President Obama’s clemency initiative is bogged down, and time is running out.
Recently, U.S. Pardon Attorney Deborah Leff urged lawyers not to delay, even if they are doing so to craft stronger arguments for their clients.
The Justice Department launched the clemency initiative last year and is encouraging non-violent inmates who have served at least 10 years in prison for drug offenses to consider filing for commutations or clemency.
The existence of the program is an acknowledgment that federal prisons are crowded with inmates serving long sentences with questionable benefit to public safety.
But so far, not much has happened.
Obama has only approved 3 percent of nearly 17,000 commutation petitions, according to USA Today, though he said early this year that he wants to use his clemency powers “more aggressively.”
The related Clemency Project 2014, a working group of pro-bono lawyers, only filed 31 petitions in its first year, the story said.
The timing matters because a backlog means Obama could leave office before decisions are made.
According to USA Today:
The Clemency Project has set a goal of Jan. 20, 2016, for all petitions to be filed, to give the Obama administration a full year to consider them and send them to the president's desk for a decision before his term ends. Leff said any petitions that come in after that date could be left to Obama's successor.
“So if we receive an enormous number of petitions at the last minute, yes, they will be reviewed. But a lot of them will not be reviewed during this administration," she said.
Leff emphasized speed over meticulous lawyering, saying “this is not the time to prepare a treatise of hundreds of pages.”
But lawyers are trying to be careful. These are clients who feel they’ve already been badly served by the justice system, now with a rare chance to be heard.
Margaret Love, who served as pardon attorney in the Clinton administration, told USA Today she is concerned Leff’s message puts volume over quality.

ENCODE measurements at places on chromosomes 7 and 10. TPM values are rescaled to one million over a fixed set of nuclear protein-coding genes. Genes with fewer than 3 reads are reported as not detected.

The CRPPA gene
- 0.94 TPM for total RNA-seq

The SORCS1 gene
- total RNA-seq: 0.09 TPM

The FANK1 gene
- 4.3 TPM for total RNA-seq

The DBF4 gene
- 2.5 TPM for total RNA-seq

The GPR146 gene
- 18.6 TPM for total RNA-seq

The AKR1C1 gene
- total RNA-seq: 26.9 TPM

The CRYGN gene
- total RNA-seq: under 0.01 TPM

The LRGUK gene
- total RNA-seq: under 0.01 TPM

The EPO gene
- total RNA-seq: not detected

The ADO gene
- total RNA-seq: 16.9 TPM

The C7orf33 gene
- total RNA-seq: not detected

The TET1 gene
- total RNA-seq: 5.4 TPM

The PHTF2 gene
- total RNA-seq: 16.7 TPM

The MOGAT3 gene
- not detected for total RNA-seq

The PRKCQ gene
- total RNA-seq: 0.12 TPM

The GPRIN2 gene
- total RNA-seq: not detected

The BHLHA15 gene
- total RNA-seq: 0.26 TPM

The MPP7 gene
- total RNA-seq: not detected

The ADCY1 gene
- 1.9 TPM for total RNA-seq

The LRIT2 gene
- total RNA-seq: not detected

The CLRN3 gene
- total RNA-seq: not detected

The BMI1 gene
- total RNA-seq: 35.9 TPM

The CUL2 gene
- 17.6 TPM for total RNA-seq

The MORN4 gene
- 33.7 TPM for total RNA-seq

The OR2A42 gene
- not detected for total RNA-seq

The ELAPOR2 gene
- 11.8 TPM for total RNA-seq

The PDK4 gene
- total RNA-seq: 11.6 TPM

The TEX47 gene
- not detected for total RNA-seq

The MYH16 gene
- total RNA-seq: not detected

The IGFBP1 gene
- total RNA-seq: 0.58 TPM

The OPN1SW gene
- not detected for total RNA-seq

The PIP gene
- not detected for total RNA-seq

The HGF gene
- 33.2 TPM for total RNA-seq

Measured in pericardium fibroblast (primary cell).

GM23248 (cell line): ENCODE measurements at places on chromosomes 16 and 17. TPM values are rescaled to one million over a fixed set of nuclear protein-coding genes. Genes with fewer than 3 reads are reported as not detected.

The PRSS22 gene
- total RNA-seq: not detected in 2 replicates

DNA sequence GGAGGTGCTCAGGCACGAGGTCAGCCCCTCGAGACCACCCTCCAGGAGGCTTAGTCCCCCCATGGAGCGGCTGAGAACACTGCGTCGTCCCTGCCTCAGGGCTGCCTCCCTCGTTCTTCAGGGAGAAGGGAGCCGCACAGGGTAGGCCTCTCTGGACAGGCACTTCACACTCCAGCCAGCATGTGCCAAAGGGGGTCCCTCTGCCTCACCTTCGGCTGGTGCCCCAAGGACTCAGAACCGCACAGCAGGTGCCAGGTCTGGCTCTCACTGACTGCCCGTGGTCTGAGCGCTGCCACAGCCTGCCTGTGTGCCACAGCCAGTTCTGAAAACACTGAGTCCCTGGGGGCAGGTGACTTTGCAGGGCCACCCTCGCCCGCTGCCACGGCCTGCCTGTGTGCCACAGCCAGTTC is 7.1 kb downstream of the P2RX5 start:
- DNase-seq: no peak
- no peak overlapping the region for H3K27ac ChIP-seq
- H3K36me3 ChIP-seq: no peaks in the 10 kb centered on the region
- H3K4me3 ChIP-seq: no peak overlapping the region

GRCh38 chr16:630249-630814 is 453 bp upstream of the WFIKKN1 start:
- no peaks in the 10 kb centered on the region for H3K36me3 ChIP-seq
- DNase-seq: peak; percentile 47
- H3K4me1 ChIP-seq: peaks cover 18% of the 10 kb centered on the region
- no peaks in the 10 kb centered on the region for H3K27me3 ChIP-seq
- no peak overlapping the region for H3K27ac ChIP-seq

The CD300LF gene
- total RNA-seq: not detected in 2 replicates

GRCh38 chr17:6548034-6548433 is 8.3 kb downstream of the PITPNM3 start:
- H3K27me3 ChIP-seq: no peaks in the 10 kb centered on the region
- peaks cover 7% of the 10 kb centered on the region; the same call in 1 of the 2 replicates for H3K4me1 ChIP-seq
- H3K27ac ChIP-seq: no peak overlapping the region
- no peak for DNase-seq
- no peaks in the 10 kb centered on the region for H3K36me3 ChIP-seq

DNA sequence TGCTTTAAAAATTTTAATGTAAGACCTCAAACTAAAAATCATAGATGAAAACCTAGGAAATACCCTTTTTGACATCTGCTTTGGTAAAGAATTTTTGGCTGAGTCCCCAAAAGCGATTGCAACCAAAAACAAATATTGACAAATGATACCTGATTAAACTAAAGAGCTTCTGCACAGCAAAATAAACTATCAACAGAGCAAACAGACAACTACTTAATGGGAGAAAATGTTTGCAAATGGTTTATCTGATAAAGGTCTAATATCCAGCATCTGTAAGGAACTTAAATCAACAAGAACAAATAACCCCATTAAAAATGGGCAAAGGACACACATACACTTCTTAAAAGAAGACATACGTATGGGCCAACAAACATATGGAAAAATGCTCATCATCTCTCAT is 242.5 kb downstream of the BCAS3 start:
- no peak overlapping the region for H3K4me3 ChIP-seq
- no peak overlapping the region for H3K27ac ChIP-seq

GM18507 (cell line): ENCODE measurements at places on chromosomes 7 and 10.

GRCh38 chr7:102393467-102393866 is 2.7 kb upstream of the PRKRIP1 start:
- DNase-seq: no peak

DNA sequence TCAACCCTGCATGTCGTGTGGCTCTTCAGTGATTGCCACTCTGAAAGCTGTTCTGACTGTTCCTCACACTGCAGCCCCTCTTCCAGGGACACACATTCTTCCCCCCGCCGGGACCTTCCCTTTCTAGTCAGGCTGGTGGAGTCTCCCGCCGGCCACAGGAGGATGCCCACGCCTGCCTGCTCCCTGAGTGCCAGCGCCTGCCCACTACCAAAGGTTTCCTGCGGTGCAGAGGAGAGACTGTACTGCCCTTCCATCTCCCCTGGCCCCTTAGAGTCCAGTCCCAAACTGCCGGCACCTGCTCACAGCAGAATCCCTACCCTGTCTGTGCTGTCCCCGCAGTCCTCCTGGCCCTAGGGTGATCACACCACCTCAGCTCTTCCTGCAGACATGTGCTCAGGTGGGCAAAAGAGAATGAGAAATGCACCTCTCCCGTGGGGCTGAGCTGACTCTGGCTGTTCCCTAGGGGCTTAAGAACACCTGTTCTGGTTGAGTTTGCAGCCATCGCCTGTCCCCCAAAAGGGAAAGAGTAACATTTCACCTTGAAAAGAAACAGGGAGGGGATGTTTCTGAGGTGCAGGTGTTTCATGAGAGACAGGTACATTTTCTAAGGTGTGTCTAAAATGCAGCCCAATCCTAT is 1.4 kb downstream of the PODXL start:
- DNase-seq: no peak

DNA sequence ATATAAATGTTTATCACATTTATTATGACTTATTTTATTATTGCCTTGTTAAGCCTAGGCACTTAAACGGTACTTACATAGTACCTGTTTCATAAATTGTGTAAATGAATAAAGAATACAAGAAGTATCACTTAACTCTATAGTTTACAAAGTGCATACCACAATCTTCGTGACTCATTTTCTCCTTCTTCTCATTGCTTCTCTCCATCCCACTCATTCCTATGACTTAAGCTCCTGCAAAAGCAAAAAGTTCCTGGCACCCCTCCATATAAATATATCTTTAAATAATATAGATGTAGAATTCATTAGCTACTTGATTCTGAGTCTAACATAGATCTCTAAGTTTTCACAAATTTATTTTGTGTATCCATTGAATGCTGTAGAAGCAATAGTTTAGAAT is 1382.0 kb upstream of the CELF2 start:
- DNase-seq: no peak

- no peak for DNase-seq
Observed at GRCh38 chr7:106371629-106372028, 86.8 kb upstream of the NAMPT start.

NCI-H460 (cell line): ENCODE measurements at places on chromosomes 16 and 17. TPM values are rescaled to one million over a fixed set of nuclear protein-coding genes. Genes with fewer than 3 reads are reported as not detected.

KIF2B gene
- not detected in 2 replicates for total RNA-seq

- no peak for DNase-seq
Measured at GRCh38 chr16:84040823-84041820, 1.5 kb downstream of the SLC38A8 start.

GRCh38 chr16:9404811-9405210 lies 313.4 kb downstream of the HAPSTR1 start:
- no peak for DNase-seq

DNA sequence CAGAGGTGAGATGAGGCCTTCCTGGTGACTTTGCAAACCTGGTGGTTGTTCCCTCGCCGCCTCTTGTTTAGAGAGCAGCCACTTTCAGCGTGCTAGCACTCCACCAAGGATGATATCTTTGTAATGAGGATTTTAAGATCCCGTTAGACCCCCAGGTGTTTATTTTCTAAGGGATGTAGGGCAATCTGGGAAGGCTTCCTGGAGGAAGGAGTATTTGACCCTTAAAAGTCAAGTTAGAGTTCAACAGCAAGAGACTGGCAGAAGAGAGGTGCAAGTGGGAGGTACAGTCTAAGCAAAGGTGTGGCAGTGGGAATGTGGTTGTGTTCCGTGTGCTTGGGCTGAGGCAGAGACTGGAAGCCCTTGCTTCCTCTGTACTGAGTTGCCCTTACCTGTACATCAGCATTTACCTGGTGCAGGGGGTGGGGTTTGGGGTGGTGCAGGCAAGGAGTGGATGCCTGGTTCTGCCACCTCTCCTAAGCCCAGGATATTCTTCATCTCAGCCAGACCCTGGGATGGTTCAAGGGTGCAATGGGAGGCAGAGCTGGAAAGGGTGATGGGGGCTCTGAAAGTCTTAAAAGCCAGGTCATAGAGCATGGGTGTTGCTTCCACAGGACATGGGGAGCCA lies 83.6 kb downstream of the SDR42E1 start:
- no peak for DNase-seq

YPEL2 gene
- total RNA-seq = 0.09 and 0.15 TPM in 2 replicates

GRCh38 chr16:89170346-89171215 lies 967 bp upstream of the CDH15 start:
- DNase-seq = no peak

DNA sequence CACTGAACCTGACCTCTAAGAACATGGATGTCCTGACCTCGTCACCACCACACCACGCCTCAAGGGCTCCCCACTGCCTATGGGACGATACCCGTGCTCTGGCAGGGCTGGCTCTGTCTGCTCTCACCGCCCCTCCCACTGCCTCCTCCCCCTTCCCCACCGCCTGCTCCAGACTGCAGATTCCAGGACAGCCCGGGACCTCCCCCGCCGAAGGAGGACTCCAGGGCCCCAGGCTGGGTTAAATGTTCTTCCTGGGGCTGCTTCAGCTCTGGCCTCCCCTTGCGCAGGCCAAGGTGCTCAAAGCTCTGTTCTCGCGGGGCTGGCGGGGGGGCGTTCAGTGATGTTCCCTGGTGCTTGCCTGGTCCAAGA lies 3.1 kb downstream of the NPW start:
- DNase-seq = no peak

“What I heard was hurry up, hurry up, deliver as many cases as quickly as you possibly can,” she told the paper.
Elsewhere in Washington, a bipartisan Senate group under leadership of Sen. Charles Grassley, R-Iowa, is reportedly making progress on an effort to lessen sentences for qualified inmates.
As POLITICO reports, nothing is even on paper yet, but the group wants to allow inmates unlikely to re-offend the ability to earn time off their sentences. Some mandatory minimum sentences could also be eliminated.
Grassley, who chairs the Senate Judiciary Committee, has previously questioned the worth of eliminating mandatory minimums. Legislation will have to balance concerns from libertarians like Rand Paul, R-Ky., who want more sweeping reforms and concerns from tough-on-crime conservatives who want mandatory minimums to stay.
Grassley appears to be in the middle.
According to POLITICO:
“I have different views than Paul and those guys,” Grassley said in a short interview. “They’d make you believe [people are incarcerated] for smoking one pot [sic] or one ‘roach.’ … But they’re not; they’re in for a lifetime of violent crime.”
“But I know there needs to be reform,” he quickly added. “We need this.”
Meanwhile, the federal prison system is overcrowded, with facilities operating at roughly 40 and 50 percent above their rated capacities.
Reach Jeffrey Benzing at 412-315-0265 or at firstname.lastname@example.org. Follow him on Twitter @jabenzing.